Hugo Chavez back on the air after weeklong silence
CARACAS, Venezuela (AP) -- Venezuelan President Hugo Chavez said on Monday that he expects to return to Venezuela in the coming days after finishing his latest round of cancer treatment, and is looking ahead to this year's election campaign.
Chavez spoke in a telephone call aired on state television for the first time since he traveled to Cuba a week earlier. During the past week, he instead communicated with supporters through messages on Twitter.
"The opposition isn't going to win presidential elections in Venezuela, never, ever again," Chavez said. "We're going to give them a devastating knockout."
"I'm not campaigning still," Chavez said, adding that he is carrying out his duties from Cuba "but in a special situation, from which I will emerge in the coming days and I will soon be there."
Chavez noted that the presidential campaign will last three months ahead of the Oct. 7 vote, when he will go up against rival Henrique Capriles.
"I aim to get close, for us to get close, to 70 percent of the vote," Chavez said. "We're going to work very hard."
He also criticized his political rivals saying they lack organization and a clear political project.
The 57-year-old president has been in Cuba since April 30 undergoing his latest round of radiation therapy treatment. He began the radiation treatments in Cuba in late March after an operation in February that he said removed a second tumor from his pelvic region.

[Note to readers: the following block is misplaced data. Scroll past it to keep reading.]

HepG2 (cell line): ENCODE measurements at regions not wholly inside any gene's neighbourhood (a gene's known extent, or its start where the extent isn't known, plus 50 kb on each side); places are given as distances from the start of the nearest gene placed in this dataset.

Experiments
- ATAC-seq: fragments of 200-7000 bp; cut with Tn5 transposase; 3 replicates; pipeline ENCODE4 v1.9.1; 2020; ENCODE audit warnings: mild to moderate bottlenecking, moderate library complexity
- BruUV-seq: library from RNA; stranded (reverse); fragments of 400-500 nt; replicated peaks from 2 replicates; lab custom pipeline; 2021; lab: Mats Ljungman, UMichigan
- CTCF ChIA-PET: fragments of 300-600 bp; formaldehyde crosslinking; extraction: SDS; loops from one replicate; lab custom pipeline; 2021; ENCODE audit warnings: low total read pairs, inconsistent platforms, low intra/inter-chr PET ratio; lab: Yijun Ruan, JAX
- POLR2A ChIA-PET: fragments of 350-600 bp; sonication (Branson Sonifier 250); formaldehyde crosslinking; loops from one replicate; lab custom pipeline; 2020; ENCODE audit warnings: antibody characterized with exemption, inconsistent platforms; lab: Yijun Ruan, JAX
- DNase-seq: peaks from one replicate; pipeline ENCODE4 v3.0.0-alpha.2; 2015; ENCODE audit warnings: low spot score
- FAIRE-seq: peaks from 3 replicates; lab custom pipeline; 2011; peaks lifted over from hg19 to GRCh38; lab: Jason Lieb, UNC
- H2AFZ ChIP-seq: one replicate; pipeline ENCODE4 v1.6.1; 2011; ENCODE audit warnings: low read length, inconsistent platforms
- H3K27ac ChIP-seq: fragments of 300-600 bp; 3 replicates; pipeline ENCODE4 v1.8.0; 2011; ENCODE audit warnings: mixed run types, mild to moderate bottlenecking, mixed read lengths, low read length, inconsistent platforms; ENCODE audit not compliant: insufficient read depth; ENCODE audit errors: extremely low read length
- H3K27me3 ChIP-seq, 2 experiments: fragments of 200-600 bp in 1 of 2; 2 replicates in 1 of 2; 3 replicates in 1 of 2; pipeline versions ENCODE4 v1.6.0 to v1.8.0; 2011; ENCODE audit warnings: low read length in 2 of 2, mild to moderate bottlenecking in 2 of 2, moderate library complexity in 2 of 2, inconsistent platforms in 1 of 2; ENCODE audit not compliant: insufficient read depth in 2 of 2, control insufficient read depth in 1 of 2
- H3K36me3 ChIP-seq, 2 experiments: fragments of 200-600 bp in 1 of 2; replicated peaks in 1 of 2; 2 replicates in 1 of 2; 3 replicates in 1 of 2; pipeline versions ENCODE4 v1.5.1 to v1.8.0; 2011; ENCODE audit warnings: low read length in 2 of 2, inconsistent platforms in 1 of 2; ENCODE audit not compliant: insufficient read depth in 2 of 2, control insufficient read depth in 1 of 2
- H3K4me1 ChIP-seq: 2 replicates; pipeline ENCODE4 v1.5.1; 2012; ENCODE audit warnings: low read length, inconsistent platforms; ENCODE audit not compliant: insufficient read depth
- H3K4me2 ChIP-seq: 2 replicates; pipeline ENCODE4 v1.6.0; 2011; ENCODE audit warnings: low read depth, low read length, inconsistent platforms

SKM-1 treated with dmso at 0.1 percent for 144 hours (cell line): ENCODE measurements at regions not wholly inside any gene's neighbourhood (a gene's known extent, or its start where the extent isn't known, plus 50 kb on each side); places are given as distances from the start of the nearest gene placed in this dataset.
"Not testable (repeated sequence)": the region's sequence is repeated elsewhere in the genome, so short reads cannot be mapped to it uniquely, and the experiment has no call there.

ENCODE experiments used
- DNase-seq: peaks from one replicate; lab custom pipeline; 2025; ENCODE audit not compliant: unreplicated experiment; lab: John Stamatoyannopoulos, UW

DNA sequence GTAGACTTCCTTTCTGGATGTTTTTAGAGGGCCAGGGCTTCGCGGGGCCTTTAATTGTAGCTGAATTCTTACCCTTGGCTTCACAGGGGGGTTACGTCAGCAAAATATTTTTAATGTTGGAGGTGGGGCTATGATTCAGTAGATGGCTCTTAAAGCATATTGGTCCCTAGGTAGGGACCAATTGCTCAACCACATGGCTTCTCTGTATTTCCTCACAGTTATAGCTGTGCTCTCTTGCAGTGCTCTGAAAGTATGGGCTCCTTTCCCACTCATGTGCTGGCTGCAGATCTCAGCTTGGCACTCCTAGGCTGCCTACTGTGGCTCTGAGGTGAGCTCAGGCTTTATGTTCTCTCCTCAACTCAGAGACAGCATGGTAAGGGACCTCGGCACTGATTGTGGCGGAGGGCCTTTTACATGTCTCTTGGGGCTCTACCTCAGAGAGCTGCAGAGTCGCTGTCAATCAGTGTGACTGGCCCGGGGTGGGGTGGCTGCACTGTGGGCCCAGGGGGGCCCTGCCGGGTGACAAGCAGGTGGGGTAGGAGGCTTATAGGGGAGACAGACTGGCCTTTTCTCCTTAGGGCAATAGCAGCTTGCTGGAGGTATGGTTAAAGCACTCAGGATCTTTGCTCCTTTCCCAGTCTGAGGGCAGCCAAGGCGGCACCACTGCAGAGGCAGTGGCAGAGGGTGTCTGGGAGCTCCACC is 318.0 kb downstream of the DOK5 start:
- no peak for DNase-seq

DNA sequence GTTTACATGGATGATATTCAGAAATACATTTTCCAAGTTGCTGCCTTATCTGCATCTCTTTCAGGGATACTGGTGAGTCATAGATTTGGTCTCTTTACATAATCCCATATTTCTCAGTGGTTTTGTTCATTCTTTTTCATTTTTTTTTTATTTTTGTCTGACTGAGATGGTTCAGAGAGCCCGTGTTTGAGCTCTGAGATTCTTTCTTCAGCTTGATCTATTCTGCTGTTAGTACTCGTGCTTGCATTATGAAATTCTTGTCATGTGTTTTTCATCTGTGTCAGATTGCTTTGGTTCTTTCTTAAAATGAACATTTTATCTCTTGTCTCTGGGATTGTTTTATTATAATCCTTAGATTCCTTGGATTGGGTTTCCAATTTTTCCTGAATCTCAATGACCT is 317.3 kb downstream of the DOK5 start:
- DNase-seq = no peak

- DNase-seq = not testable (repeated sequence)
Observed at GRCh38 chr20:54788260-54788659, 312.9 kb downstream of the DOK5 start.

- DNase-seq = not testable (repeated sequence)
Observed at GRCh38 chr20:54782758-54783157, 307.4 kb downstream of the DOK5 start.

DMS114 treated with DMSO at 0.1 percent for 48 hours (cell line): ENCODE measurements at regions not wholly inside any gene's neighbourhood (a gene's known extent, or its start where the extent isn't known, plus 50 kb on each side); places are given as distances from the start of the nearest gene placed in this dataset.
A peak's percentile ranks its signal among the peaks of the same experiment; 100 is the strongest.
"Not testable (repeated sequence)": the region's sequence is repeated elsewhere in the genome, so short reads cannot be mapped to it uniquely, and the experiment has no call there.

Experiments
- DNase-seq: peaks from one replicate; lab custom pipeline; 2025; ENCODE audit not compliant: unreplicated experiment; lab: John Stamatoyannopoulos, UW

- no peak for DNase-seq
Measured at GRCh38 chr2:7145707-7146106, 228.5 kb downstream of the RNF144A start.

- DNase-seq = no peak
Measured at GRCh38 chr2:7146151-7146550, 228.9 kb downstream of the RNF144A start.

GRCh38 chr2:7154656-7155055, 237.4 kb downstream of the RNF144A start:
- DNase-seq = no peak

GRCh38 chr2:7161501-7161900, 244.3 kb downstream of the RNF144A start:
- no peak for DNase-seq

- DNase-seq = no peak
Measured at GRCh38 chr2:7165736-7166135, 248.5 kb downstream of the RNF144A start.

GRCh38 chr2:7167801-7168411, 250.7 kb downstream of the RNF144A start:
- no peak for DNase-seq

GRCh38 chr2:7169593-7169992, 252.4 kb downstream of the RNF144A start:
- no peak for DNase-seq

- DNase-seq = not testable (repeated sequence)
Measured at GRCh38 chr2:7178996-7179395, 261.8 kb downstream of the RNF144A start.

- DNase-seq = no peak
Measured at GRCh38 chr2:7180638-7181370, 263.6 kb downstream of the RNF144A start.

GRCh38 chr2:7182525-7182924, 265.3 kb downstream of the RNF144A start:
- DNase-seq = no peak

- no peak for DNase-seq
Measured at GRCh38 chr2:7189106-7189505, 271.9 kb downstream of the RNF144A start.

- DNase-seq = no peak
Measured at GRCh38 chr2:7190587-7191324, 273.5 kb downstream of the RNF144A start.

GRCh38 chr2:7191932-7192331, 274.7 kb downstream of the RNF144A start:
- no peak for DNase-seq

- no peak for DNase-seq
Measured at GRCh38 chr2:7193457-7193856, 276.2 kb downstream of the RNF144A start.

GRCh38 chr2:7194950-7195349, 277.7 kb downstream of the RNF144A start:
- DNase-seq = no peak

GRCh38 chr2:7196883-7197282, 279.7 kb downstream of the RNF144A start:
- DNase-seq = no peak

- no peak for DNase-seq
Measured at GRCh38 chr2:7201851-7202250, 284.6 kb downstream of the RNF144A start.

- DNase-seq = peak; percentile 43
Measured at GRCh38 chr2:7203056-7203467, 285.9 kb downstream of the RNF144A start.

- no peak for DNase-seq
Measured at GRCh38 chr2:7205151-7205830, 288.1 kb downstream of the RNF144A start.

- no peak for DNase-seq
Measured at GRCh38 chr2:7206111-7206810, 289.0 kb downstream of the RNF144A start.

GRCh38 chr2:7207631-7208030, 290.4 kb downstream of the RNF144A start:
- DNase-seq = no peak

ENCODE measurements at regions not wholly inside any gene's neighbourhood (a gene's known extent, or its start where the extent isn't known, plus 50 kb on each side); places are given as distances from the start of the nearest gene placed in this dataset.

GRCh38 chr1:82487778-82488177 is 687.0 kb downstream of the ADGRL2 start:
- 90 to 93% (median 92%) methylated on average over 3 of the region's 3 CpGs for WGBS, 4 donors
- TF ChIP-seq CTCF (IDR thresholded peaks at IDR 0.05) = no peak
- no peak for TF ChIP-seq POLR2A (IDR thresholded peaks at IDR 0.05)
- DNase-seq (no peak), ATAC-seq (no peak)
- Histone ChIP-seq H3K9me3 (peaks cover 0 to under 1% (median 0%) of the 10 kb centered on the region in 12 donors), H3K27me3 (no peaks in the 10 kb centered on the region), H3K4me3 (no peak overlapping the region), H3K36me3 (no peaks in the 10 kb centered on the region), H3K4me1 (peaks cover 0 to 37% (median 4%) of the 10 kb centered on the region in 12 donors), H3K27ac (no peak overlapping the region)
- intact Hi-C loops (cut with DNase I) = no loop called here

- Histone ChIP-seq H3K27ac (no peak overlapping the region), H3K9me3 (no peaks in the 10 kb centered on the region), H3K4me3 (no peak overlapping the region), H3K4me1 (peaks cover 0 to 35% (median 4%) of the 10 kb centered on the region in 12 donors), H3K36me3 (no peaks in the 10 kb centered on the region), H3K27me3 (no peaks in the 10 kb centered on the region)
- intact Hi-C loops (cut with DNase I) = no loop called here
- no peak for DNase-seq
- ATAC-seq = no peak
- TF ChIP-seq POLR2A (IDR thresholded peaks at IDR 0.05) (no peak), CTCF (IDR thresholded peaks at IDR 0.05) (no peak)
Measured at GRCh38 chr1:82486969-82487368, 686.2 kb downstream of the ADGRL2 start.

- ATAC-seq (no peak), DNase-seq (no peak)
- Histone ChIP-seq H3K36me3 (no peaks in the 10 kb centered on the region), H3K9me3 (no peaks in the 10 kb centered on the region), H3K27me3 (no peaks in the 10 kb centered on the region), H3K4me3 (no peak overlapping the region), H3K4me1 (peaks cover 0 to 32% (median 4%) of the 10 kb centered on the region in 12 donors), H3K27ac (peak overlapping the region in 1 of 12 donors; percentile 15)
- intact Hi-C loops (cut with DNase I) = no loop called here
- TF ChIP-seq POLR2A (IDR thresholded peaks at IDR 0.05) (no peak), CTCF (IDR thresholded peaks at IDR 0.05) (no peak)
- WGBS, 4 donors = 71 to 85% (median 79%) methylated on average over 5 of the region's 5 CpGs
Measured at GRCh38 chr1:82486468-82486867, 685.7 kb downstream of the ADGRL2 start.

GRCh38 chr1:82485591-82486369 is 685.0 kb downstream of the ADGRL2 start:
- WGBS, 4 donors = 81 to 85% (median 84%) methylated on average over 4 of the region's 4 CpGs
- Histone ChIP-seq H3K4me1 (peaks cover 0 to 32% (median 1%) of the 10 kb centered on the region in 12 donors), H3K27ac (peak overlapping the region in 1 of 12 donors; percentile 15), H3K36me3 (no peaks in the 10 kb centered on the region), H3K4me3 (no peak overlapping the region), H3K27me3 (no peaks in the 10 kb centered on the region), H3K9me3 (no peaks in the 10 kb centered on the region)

Chavez's longer absences from the public eye and uncertainty surrounding his illness have recently fed rumors in Venezuela that cancer could interfere with his re-election hopes.
But Chavez on Monday expressed optimism saying that in "the next period from 2013 to 2019, with the grace of God, we're going to refine much more the construction of socialism."
"We have to keep strengthening our leadership, and... when I say leadership it's not only the leadership I exercise, but rather collective leadership," Chavez said.
He also stepped into international affairs, saying he hopes the victory of Socialist Francois Hollande in France's presidential election "marks a turn" for the country. Chavez called the outgoing administration of incumbent Nicolas Sarkozy "a terrible government" that had acted in concert with the U.S.
"Look at how the French government ended up, subordinated to the Yankee empire," Chavez said, criticizing the French government's role in last year's conflict in Libya.